The Veterinary Unit was responsible for the welfare of animals. This unit had its own special problems as each piece of stock had to be examined by John A. McKinnon and Civilian Farrier William Humphries. It took some time to find that the 130 head of horses and 340 mules were in excellent condition and that they “suffered no ill effects from the trip.” Nothing was said about the mule which had been reported earlier to have died of seasickness. When the mules were debarked they were picketed at the Custom House docks. The stock was kept on these docks for six days and then transported to a compound of the Base & Line of Communications.
When Co. M, 27th Infantry, landed it used the sheds belonging to the Baldwin Locomotive Works. Some of these sheds were also used for storage rooms and one served to house the German and Austrian prisoners of war. Five hundred of the latter worked for the Americans in their sector. The prisoners were good workers; many had been to the United States.
Major Richard Allen of the Quartermaster Reserve Corps was assigned to duty as Quartermaster of the AEFS. On August 21, 1918 Major Allen was relieved by Lt. Colonel G.H. Williams, Infantry, as Acting Chief Quartermaster. Williams continued at this post until the arrival of Colonel E.J. Gallagher, Chief Quartermaster, on September 29th. The personnel that had accompanied the Expedition from the Philippine Islands included Major Allen, Captain L.J. Wechsler, 2nd Lieutenant Harry Feigleson and Frank L. Talmadge. In addition there were also one Field Clerk and 28 enlisted men.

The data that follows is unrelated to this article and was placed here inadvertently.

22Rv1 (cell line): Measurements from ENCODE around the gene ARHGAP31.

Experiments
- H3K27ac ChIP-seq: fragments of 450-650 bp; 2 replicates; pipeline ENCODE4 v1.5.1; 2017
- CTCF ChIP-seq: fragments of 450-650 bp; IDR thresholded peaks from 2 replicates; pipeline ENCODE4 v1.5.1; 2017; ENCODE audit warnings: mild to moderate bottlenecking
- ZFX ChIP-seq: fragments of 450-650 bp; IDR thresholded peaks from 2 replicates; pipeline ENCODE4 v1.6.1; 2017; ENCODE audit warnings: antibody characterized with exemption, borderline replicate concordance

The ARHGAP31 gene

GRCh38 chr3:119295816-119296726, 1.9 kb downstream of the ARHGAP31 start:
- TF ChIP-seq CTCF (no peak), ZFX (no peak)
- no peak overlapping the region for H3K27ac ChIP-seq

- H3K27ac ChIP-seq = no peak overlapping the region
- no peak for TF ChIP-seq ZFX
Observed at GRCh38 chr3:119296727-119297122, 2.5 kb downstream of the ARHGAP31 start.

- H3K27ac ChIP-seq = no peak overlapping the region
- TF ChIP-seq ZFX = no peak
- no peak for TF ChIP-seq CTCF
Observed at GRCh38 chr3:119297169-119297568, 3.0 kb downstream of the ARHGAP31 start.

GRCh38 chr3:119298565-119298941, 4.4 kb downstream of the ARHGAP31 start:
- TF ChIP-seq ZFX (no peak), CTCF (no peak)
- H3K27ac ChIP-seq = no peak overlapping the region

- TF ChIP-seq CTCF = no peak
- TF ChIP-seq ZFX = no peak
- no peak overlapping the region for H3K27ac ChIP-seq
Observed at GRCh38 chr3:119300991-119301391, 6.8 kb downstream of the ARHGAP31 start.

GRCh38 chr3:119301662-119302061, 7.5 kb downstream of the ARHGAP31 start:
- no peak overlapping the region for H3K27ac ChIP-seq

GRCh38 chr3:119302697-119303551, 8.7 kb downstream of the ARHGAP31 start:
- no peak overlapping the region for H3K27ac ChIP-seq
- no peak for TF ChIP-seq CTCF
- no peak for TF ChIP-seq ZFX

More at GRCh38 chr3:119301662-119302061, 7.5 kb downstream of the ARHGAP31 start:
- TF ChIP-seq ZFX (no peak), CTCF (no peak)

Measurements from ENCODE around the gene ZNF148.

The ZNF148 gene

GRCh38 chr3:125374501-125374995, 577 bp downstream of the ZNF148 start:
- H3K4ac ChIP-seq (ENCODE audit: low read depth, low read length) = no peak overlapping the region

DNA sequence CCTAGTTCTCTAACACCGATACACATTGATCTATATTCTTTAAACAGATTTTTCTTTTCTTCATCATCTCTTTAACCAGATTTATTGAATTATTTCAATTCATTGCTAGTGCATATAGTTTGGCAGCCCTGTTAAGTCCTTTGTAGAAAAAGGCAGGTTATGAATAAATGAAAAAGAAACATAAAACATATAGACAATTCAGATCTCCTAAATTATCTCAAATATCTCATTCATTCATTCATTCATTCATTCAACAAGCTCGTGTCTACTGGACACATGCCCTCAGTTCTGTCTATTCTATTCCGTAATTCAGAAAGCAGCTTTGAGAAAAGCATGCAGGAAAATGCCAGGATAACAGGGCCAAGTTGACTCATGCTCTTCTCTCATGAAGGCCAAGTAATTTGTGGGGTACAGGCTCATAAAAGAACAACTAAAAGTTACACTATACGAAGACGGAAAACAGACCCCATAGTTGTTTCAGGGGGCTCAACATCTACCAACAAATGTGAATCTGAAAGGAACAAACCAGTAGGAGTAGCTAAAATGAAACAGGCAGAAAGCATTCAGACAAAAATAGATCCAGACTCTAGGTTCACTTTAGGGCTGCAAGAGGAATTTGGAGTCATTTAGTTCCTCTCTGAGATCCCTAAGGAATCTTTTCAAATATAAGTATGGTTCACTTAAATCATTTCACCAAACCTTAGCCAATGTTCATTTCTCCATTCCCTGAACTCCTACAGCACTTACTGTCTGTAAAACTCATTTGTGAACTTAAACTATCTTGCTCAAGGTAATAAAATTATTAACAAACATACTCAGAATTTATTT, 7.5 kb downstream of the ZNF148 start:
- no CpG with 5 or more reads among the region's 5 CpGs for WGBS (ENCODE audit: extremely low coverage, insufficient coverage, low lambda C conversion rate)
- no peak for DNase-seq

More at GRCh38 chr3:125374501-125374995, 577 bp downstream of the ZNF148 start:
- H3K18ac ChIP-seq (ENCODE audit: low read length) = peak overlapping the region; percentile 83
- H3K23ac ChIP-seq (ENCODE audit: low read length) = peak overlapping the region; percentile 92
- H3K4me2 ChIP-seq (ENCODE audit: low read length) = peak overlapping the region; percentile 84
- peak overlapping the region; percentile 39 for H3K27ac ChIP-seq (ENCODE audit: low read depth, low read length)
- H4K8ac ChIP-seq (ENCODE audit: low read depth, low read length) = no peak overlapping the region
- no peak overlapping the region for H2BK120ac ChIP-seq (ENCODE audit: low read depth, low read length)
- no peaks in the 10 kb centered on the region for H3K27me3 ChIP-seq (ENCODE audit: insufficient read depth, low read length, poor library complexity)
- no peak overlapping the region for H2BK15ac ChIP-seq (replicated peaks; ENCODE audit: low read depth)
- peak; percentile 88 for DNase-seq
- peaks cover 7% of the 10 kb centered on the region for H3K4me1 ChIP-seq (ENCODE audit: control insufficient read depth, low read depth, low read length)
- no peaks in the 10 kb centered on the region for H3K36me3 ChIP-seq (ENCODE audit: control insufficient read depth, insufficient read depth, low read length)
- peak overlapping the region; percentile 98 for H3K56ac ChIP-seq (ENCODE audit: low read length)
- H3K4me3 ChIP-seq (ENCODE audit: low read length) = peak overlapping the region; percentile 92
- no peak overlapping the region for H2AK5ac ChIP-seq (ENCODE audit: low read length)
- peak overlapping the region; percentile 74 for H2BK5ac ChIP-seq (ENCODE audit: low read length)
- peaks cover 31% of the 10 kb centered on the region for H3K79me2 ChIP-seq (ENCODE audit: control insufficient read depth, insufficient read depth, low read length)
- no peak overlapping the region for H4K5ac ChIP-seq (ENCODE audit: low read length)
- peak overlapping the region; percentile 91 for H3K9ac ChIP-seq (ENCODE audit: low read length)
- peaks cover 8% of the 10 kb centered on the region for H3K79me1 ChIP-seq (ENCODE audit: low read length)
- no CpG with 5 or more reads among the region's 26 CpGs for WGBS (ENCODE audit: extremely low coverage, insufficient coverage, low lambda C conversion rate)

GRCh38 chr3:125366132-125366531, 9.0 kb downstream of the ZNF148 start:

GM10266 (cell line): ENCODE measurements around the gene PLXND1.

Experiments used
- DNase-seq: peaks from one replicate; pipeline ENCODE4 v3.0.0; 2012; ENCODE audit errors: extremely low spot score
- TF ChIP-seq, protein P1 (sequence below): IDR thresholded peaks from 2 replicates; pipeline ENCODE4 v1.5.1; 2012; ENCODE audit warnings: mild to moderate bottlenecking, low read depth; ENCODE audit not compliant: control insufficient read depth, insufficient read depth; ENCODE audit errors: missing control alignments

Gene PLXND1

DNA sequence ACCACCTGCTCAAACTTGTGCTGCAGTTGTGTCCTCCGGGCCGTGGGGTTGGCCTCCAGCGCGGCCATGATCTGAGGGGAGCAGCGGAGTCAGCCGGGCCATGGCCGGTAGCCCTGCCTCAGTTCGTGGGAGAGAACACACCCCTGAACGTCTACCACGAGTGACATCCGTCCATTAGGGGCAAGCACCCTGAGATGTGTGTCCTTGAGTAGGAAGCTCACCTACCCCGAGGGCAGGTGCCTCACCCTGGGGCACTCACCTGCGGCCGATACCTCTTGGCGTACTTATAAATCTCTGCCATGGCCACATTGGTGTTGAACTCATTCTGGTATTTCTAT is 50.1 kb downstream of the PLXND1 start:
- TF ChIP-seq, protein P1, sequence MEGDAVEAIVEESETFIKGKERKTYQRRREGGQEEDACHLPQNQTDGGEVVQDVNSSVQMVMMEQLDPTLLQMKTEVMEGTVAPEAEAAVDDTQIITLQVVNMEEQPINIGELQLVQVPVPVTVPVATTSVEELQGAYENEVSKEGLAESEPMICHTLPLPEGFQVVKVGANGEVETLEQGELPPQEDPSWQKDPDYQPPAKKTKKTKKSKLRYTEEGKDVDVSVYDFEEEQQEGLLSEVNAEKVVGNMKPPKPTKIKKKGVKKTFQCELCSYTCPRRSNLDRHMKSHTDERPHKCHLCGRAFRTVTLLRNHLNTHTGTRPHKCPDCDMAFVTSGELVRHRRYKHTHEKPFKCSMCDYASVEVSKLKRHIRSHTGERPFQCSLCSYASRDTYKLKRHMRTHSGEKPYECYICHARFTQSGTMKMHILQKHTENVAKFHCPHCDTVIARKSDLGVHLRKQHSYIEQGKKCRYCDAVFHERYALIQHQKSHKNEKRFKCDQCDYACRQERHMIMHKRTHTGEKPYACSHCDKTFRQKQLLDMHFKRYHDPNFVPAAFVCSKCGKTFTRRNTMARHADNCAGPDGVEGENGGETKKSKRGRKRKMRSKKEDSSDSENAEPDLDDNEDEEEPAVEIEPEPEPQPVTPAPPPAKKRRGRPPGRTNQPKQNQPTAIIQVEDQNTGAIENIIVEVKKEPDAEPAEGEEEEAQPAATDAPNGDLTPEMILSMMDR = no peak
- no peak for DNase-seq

The organization which arrived from Manila was equipped with Equipment C based on peace strength of organizations. The supplies necessary to equip these to full war strength with Equipment C and special Alaskan clothing (to enable them to endure the Siberian winter) were shipped later from the United States in accordance with requisitions prepared prior to the departure of the Commanding General.
The Quartermaster Division had commenced operations as early as August 7, 1918 when the first troops left Manila. Captain Wechsler was relieved on September 4, 1918 by Lt. Clifford C. Patterson, Q.M.C.